Charles Leclerc, Ferrari, Losail International Circuit, 2021

F1 teams not at risk of exclusion over new rear wing tests in Qatar

2021 Qatar Grand Prix

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Formula 1 teams are being subjected to new tests of the flexibility of their rear wings following today’s qualifying session for the Qatar Grand Prix.

However, RaceFans understands any teams found not to meet the standards of the test will not be at risk of exclusion from any of the remaining rounds of this season.

The test has been introduced following accusations made by Red Bull about the rear wing used by rival constructor Mercedes. Red Bull team principal Christian Horner yesterday alleged Mercedes’ rear wing exhibited “score marks,” which he suggested indicates they have been flexing at speed. This would allow the team to reduce drag and improve its top speed.

Teams were advised of the new rear wing test ahead of the Qatar Grand Prix weekend. However, they have been told a ‘stay of execution’ will be given should any wing fail to comply with the test between now and the end of the championship in three weeks’ time.

The FIA introduced another new test on rear wing flexibility earlier in the season. Teams were advised of the test prior to the Azerbaijan Grand Prix, but it was not introduced until a month later. The delayed introduction of the test was to allow time for teams to modify their designs if needed. Red Bull were among the teams who did so.

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36 comments on “F1 teams not at risk of exclusion over new rear wing tests in Qatar”

  1. So they have introduced a new test in record time but won’t penalise anyone. Surely though if anyone fails it opens them up to a protest with proof of nonconformity? Something other teams were not able to avail themselves of earlier in the year when the new test was announced but a delay was put in place to comply.

  2. How kind of the FIA to make no less than three mid-season changes that directly affected one team more than the other, only to make an allowance for a fourth change that would affect the other team more.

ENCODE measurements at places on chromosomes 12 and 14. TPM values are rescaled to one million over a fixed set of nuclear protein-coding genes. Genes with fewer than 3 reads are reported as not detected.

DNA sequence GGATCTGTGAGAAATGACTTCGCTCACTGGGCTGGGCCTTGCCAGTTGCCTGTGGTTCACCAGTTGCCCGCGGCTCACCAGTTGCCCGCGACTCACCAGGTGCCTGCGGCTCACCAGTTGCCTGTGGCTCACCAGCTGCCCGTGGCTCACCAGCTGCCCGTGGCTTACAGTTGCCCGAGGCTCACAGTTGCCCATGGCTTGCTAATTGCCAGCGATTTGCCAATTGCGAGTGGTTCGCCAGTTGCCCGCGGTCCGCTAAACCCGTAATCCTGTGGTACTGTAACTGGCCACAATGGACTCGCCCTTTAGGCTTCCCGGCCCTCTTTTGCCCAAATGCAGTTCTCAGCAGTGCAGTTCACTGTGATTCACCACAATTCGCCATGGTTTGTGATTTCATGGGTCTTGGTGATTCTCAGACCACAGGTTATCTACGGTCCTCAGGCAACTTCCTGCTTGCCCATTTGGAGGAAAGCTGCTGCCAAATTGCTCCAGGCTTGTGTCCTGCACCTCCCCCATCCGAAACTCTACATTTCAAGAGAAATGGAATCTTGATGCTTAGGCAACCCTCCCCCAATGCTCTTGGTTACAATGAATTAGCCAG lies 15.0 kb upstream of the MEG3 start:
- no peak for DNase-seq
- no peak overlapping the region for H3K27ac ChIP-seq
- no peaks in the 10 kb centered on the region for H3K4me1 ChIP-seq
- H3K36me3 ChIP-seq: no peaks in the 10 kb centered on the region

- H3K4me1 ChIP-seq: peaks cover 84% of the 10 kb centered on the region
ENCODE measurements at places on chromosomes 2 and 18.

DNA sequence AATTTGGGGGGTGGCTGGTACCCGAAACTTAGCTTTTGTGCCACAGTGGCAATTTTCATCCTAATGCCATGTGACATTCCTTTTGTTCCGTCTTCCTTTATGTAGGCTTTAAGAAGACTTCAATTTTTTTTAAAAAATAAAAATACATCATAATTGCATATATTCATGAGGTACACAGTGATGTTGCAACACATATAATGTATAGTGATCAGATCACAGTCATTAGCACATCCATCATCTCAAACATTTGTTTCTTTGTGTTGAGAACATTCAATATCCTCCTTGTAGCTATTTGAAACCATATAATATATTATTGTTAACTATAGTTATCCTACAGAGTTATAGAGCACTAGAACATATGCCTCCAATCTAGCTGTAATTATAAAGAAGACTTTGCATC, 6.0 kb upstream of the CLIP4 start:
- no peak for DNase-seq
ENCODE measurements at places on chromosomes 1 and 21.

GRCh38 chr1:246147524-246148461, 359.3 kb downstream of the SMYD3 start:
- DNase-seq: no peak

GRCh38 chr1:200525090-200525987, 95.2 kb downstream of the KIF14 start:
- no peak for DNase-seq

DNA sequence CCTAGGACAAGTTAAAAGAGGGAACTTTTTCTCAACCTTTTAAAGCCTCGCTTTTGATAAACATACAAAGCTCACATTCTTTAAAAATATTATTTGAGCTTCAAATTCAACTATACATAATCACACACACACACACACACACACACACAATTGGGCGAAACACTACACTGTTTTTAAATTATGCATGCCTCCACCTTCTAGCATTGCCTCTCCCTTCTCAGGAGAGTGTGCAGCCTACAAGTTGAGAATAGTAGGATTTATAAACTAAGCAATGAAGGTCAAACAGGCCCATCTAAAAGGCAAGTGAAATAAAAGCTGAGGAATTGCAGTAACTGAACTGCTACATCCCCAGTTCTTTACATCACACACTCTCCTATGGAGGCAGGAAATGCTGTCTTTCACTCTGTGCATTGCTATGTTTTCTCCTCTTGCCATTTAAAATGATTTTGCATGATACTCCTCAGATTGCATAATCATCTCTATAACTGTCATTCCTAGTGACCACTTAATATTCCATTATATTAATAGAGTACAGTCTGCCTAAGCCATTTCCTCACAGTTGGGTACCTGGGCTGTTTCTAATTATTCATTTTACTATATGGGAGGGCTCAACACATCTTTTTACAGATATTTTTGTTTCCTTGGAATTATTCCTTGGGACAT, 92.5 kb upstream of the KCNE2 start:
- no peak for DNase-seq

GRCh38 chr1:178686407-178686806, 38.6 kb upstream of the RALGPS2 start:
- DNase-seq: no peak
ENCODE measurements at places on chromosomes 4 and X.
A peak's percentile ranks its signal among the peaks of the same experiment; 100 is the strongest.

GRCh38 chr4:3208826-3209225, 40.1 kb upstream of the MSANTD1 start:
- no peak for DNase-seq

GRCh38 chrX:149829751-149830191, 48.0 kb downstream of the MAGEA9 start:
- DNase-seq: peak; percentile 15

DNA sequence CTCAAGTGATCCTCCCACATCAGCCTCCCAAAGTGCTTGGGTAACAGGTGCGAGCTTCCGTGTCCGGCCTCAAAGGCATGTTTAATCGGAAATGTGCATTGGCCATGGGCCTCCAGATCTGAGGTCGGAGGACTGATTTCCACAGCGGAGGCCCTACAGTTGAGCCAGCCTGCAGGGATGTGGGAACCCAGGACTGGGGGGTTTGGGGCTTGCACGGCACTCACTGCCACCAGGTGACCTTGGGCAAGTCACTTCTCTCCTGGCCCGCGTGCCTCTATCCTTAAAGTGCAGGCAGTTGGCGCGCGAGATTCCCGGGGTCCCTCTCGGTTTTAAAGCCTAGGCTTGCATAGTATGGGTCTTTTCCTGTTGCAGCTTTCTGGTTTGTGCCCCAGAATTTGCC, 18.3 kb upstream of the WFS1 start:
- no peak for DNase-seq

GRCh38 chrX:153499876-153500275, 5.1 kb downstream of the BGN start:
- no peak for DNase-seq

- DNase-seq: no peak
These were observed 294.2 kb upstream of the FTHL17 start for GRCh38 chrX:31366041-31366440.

From now on, the FIA should not make mid-season rule changes point blank, if a car is legal according to tests and rules established at the first race of the season, that same standard should be applied to the rest of the races. Any changes can then be made ahead of the next season.

    1. Indeed, no changes to rules during a season.
      New rules, new season.
      We now know Mercedes at least once used an illegal wing configuration.
      If a wing does not comply with current regulations or tests its illegal.
      All other checks can only be used for a better stewarding for next year’s rules.

      1. Please explain how we now know Merc has used an illegal wing?

      2. Are you talking about the Brazil wing that had a fault?
        Redbull also used an illegal wing configuration (their flexi wing) and the one they are using at the moment which does not flex it flaps and clearly breaches the tolerance.
        Then we have the automated pit stop rules redbull was breaching. With no punishment I should add.
        The fia has be disgraceful this season and will cost f1 fans.

        1. Red bulls Wing passed all tests.
          Mercede wing did not.

          1. Passed the Flemish international assistance tests. Ok👍
            Was that before the tape and repairs or after?
            Was it the same wing who knows but after what we have seen from the Flemish international assistance non of us would be surprised

          2. Mercedes rear wing failed to pass the test at mid-section by 0.2mm (out of 85mm which is 0.24%) while passed the test at both ends of rear wing. FIA allowed RB to change/fix the rear wing repeatedly in Brazil and even in Qatar. To all fairness FIA should also have allowed Mercedes to correct that miniscule 0.2mm the same way they are allowing RB to fix their rear wings.

          3. @binsayeed